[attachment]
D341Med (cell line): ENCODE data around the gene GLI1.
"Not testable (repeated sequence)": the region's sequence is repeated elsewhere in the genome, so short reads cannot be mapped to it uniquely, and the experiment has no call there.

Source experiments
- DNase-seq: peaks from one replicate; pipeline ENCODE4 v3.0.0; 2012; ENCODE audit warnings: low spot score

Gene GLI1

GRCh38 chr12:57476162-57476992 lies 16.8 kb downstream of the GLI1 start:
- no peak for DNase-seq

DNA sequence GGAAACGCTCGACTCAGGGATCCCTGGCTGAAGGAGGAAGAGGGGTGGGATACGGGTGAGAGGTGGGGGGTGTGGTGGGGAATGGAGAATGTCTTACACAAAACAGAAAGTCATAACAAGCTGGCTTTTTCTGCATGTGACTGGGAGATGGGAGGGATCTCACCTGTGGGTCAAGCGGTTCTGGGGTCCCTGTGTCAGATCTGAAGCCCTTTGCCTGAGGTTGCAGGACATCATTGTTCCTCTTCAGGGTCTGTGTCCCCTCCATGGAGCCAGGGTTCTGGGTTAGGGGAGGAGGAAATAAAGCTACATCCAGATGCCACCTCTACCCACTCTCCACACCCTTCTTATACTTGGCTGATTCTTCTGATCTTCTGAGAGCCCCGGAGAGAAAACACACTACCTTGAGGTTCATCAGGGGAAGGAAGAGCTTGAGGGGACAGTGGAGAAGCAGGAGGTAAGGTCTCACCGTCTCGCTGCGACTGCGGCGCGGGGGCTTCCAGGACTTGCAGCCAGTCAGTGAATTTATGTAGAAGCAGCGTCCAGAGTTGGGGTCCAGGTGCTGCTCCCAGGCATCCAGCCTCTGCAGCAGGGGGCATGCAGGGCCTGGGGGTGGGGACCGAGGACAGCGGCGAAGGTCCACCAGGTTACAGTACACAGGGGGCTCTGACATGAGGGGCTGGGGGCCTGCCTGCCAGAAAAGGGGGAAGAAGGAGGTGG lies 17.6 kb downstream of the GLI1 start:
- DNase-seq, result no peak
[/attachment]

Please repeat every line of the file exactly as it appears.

D341Med (cell line): ENCODE data around the gene GLI1.
"Not testable (repeated sequence)": the region's sequence is repeated elsewhere in the genome, so short reads cannot be mapped to it uniquely, and the experiment has no call there.

Source experiments
- DNase-seq: peaks from one replicate; pipeline ENCODE4 v3.0.0; 2012; ENCODE audit warnings: low spot score

Gene GLI1

GRCh38 chr12:57476162-57476992 lies 16.8 kb downstream of the GLI1 start:
- no peak for DNase-seq

DNA sequence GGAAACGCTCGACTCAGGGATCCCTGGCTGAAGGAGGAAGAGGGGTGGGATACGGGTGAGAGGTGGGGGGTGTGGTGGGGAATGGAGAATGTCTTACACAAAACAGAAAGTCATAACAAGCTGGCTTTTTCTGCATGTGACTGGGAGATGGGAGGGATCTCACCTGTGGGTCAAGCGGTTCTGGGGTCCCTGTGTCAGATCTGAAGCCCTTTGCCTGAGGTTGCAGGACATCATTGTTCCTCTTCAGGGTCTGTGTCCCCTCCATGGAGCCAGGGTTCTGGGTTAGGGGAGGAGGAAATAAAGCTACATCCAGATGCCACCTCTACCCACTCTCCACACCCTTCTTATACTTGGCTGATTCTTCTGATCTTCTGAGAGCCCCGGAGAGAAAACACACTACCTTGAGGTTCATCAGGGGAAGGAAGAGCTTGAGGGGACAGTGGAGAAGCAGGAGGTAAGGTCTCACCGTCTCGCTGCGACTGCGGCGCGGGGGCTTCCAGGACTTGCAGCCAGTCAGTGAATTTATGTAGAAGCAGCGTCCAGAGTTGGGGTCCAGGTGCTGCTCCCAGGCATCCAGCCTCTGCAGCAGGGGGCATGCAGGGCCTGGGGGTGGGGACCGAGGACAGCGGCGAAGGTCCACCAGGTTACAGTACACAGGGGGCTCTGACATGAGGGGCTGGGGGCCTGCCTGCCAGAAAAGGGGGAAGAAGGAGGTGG lies 17.6 kb downstream of the GLI1 start:
- DNase-seq, result no peak